In honor of APA Heritage Month, this workshop will examine this type of oppression through a social-emotional lens and celebrate the liberation of Asian narratives. Attendees will be able to reflect on their own body image and the society that influences it. For many Asian-Americans during the pandemic, wearing a face mask meant putting on protective gear that, ironically, would offer us no protection from “The Chinese Virus" and "Kung Flu.” The Halo Effect has never worked in our favor. It is the cognitive bias suggesting that what is beautiful is good and is also referred to as the physical attractiveness stereotype. Beauty isn’t about taste but geopolitics, and there is a history of defining beauty and therefore attractiveness, familiarity, and trustworthiness that's centered on whiteness. Racism in America solidified this by recruiting some of us to join them by calling Asians like Justine, the model minority. 
NEW DATES: Showing Up and Standing Up: A 5-Part Journey Towards Antiracism for White Families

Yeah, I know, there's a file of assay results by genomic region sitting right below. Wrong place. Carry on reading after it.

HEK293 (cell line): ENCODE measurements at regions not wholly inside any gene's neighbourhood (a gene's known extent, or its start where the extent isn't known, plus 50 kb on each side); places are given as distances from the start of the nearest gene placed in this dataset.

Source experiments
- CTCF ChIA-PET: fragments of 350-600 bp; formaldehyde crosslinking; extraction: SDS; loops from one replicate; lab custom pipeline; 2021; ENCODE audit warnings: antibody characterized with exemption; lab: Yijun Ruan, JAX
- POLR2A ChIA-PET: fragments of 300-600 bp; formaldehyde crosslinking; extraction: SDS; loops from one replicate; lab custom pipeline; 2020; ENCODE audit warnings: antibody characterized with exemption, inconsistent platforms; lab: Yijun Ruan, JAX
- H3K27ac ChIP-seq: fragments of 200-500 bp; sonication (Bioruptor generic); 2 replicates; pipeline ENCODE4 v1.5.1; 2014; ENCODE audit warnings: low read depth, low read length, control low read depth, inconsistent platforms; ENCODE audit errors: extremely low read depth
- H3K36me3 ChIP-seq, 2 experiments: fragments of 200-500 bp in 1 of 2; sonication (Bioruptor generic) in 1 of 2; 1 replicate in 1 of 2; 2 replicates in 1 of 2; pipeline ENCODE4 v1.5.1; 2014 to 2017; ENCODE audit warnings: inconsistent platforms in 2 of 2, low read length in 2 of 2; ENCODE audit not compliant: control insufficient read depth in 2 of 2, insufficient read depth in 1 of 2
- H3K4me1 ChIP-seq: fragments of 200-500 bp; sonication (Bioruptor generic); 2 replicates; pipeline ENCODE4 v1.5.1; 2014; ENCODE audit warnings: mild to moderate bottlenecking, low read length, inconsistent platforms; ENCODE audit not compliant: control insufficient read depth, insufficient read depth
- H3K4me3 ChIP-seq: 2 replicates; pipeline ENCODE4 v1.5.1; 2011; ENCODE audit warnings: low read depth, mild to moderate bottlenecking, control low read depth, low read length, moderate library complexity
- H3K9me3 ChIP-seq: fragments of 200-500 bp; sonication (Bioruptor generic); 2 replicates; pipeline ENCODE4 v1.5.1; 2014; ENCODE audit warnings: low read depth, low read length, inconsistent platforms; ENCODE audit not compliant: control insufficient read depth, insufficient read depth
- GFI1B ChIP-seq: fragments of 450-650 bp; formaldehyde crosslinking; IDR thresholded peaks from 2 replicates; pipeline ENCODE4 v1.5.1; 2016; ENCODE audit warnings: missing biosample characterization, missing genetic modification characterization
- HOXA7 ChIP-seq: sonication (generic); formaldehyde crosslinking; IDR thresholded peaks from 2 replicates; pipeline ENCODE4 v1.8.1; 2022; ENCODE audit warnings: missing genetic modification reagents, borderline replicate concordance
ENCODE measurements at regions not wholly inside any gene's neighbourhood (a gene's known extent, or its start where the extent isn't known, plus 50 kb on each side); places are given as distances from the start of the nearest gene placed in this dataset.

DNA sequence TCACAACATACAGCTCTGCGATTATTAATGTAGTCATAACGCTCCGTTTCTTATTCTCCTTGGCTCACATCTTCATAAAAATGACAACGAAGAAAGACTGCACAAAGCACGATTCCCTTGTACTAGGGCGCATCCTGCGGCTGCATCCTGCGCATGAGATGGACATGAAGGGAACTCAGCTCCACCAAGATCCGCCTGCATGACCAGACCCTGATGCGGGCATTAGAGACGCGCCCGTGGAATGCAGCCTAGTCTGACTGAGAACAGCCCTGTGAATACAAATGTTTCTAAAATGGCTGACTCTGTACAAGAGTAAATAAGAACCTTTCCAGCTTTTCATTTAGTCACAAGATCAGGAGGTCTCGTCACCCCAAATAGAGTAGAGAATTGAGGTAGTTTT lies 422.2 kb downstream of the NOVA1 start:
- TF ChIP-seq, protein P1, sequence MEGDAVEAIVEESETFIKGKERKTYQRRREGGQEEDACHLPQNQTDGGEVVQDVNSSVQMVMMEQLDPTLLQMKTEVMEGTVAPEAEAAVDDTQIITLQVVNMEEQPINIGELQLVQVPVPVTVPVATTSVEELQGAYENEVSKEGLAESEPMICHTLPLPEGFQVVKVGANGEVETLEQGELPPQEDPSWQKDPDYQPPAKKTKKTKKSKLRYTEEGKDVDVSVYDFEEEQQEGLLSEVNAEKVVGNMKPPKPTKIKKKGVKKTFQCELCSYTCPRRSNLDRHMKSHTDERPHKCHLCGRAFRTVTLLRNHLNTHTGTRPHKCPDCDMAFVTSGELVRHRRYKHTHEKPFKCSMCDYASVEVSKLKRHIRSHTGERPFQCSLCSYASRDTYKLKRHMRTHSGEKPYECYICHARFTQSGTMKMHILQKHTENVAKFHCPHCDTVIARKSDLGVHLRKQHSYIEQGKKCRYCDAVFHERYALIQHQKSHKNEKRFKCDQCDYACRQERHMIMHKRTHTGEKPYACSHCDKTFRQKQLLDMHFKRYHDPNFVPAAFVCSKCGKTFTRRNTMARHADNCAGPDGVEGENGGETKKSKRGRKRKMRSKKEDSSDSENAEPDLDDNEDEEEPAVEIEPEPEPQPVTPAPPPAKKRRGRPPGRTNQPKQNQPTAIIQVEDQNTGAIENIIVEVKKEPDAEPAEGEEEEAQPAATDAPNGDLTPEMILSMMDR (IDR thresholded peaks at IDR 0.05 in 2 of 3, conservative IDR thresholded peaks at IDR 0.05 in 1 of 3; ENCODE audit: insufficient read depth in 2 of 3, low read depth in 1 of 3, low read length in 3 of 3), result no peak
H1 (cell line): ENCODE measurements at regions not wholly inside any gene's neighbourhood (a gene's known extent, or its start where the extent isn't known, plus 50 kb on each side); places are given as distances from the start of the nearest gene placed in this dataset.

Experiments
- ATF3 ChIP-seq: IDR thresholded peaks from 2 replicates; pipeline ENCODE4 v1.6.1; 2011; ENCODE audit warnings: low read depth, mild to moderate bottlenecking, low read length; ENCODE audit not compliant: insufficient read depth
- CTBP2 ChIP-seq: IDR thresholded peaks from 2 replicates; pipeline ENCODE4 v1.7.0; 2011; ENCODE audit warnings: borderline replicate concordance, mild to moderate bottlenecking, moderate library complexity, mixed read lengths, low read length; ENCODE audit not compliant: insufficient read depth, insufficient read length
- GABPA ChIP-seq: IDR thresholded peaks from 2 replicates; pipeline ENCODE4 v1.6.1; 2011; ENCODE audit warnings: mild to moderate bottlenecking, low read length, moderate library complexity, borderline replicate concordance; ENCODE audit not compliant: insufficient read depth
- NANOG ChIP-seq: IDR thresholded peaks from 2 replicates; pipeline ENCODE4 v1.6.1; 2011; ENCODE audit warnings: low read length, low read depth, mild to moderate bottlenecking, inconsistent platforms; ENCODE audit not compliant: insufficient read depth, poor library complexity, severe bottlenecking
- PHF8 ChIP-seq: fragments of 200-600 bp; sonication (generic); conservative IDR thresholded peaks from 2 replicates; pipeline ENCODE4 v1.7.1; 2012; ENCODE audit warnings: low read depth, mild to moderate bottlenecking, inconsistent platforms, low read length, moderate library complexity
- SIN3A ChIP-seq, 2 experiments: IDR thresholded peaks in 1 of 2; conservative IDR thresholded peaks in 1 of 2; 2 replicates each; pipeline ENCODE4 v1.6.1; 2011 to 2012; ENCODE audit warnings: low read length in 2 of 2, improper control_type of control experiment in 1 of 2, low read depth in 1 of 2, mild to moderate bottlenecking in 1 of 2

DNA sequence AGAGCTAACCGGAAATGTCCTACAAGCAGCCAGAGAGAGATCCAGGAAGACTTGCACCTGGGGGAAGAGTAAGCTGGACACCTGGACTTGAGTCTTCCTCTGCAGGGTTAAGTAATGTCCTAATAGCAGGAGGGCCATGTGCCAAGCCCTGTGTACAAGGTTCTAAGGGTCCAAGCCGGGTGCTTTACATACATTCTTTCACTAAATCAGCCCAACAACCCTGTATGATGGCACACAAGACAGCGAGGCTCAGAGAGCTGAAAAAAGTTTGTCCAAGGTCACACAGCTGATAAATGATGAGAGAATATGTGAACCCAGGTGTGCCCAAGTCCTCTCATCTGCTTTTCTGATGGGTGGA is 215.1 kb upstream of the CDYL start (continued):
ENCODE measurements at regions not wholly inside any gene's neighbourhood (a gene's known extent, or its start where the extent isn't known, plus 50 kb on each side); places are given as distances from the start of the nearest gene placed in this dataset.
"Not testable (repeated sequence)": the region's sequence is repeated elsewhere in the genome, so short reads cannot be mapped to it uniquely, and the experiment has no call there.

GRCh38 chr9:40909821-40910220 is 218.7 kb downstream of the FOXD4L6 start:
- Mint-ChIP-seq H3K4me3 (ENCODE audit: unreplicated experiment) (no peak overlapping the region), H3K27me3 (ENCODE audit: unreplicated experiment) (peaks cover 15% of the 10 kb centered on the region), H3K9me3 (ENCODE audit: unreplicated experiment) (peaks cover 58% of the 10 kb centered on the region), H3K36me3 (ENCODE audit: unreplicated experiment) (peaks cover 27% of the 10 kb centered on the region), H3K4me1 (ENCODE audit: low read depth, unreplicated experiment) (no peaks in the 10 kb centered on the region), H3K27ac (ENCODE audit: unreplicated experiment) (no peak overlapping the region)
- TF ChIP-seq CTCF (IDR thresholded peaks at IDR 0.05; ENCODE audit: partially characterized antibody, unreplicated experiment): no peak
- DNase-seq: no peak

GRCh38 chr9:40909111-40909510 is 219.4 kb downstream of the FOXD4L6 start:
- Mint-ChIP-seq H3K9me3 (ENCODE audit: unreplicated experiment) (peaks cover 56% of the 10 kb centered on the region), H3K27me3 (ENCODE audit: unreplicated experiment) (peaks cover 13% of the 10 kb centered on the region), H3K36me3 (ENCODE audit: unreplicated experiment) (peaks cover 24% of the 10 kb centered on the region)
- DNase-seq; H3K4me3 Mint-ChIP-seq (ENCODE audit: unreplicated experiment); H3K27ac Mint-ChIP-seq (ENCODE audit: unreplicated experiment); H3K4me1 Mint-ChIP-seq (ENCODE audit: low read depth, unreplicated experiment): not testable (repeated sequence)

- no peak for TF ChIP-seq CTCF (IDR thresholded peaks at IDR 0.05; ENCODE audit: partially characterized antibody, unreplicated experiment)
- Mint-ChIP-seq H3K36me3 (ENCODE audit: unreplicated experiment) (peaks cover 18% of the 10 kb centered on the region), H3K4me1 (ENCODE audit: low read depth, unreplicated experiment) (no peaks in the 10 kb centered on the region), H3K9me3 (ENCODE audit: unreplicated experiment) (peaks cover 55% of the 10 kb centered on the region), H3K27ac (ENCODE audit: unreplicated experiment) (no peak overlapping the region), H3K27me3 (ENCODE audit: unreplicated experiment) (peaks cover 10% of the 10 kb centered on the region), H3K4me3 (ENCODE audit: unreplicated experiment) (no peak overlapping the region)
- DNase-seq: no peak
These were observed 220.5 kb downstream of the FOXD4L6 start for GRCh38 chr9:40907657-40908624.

with Pollyanna Facilitators Jay Golon and Jessy Molina
As we come to the end of the 5-part series with the first cohort, one participant wrote to say, "Pollyanna’s workshop helped me to think more deeply about systemic racism in our society and how we can all be agents of change.”
1 September 2021, 7PM ET, “I don’t really see race...” - Examining White Identity
6 October 2021, 7PM ET, “I’m the least racist person…” - Unpacking White Privilege and Powe
3 November 2021, 7PM ET, “I don’t want to say the wrong thing…” -  Navigating Conversations about Race
1 December 2021, 7PM ET, “I feel like I don’t know how to help...” - What Does it Mean to be an Ally and Accomplice?
5 January 2022, 7PM ET, “I just want to do the right thing...“ - Committing to an Antiracist Life
Please click here to register for the second cohort of this 5-Part Series.
Upcoming Virtual School Conferences
May 1, 2021: The Wheeler School in Rhode Island will host its second Pollyanna Conference.
May 8, 2021: The Dalton School in New York will host its eleventh Pollyanna Conference.
May 15, 2021: Ravenscroft School in North Carolina will host its first Pollyanna Conference
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Pollyanna works with academic and other institutions to achieve their diversity, equity and inclusion goals. Through its unique conference models, discussion platforms, and racial literacy curricula, Pollyanna increases cultural competence.